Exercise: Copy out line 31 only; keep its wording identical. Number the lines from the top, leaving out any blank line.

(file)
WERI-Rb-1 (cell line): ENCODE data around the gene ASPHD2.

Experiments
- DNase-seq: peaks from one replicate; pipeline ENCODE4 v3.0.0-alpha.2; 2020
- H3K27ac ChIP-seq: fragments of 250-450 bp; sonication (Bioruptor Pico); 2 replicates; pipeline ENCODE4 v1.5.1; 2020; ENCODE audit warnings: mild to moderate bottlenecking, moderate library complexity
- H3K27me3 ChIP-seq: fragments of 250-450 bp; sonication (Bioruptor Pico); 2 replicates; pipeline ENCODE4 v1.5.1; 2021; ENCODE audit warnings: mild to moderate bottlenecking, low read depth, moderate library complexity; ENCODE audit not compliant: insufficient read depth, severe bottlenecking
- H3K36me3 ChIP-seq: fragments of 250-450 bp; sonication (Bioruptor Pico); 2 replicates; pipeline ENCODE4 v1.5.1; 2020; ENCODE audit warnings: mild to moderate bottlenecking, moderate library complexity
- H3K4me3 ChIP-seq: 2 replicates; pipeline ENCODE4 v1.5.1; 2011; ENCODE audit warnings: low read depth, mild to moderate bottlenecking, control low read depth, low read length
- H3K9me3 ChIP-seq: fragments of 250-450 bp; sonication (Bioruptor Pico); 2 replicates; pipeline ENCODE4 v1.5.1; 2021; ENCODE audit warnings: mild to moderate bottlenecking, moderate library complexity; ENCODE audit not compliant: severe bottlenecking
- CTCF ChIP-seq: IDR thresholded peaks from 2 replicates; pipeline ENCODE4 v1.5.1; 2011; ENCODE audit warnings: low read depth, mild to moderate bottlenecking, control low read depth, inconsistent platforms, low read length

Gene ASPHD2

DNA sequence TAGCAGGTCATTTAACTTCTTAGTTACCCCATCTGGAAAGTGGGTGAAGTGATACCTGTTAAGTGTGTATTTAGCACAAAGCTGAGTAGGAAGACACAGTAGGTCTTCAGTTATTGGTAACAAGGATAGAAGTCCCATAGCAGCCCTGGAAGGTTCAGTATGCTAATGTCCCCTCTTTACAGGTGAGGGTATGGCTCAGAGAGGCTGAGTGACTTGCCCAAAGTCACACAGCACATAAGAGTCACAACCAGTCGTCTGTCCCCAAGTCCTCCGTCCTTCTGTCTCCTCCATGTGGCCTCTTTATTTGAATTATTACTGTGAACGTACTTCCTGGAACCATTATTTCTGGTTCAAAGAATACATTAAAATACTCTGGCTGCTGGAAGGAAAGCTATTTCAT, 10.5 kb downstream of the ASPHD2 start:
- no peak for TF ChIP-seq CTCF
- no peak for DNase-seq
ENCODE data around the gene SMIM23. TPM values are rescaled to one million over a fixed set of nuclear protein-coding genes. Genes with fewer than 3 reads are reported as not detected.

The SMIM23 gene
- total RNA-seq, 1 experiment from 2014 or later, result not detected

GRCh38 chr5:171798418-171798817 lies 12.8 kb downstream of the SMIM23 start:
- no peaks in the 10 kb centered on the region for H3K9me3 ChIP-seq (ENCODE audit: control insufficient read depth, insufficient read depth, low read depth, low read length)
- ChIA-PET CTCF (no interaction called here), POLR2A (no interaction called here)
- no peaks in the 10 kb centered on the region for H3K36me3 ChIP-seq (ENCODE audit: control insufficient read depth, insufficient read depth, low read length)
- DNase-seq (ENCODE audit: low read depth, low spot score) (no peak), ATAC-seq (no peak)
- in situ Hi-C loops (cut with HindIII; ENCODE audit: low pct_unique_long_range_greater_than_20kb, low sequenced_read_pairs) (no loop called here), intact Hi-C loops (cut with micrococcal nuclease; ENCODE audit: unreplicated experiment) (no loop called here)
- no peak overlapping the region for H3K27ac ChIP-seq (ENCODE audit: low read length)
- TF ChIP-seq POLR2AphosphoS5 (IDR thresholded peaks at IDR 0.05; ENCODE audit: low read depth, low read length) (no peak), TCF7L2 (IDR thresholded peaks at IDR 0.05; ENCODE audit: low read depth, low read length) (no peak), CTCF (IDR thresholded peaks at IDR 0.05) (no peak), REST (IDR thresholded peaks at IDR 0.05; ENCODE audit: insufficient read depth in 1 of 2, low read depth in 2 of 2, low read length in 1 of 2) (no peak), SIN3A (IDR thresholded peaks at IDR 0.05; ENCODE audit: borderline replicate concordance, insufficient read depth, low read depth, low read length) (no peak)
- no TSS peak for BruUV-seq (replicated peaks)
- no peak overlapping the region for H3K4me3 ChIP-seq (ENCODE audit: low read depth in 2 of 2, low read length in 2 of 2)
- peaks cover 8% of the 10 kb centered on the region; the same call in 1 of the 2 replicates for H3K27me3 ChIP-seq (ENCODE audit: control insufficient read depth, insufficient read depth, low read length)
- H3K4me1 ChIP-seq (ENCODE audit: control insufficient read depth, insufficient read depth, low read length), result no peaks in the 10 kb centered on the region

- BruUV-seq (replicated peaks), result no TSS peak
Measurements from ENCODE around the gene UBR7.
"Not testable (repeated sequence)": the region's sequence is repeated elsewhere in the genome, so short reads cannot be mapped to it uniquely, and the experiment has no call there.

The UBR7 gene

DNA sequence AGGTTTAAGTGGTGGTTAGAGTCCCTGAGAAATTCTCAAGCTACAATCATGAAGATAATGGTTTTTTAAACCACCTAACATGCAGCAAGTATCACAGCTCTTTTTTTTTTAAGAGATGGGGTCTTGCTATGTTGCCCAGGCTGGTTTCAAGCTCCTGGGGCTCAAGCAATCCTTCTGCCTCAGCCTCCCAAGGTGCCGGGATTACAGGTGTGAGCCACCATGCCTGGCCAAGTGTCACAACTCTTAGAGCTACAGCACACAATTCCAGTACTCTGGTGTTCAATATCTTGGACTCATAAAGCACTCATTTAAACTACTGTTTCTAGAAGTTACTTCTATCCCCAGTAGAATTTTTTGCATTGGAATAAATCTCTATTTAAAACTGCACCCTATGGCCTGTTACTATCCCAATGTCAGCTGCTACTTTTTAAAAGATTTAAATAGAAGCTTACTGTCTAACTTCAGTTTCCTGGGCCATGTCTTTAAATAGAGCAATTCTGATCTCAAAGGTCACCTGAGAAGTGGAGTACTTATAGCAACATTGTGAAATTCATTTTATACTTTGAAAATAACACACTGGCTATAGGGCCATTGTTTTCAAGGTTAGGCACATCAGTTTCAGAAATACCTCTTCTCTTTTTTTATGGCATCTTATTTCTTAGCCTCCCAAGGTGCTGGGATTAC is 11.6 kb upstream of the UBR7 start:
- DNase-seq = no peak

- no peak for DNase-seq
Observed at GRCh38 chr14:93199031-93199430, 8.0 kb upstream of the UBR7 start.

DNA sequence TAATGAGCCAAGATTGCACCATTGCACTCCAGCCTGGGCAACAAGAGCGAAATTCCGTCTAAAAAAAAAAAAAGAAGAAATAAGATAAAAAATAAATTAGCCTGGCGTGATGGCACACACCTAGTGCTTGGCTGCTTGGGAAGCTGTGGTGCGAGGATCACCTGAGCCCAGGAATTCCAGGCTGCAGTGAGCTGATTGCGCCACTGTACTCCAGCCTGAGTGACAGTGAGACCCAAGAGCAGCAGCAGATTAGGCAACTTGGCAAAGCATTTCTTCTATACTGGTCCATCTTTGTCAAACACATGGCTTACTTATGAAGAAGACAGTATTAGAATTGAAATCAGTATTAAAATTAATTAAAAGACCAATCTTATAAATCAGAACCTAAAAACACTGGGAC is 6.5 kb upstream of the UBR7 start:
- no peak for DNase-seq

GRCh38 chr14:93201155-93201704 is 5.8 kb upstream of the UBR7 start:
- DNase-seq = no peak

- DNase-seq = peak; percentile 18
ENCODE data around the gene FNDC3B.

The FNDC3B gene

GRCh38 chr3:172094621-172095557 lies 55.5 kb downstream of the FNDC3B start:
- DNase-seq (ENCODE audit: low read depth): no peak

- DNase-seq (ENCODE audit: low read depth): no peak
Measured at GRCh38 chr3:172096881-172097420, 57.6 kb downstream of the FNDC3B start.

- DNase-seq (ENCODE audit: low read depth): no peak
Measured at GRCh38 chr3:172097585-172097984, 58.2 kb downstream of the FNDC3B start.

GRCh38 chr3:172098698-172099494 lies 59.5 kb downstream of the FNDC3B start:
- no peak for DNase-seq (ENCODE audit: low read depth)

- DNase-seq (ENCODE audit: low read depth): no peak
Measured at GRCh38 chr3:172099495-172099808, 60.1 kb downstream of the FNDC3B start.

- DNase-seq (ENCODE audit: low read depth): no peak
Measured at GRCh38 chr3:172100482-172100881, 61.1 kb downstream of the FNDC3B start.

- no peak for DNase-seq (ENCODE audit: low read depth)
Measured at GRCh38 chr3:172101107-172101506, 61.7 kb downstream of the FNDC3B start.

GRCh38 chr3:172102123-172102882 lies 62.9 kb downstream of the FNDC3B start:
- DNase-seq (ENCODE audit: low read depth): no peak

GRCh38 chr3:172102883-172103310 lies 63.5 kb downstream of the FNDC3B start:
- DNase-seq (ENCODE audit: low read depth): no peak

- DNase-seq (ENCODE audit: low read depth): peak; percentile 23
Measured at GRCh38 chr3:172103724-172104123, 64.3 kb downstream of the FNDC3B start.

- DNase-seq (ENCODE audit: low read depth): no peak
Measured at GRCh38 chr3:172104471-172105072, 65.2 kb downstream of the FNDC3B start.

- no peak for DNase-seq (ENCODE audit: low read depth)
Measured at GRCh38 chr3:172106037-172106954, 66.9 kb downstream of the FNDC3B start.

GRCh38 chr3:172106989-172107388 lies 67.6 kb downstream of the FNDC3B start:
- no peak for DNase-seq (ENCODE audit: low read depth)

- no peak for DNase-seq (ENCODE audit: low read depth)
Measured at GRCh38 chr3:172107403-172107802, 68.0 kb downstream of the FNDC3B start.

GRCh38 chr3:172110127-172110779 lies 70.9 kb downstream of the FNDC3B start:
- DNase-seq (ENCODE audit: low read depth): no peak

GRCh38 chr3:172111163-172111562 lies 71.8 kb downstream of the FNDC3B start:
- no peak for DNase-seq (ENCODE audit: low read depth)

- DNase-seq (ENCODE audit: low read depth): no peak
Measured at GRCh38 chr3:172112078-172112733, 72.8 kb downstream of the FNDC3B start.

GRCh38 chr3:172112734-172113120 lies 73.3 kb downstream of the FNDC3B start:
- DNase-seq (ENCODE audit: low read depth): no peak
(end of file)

"Not testable (repeated sequence)": the region's sequence is repeated elsewhere in the genome, so short reads cannot be mapped to it uniquely, and the experiment has no call there.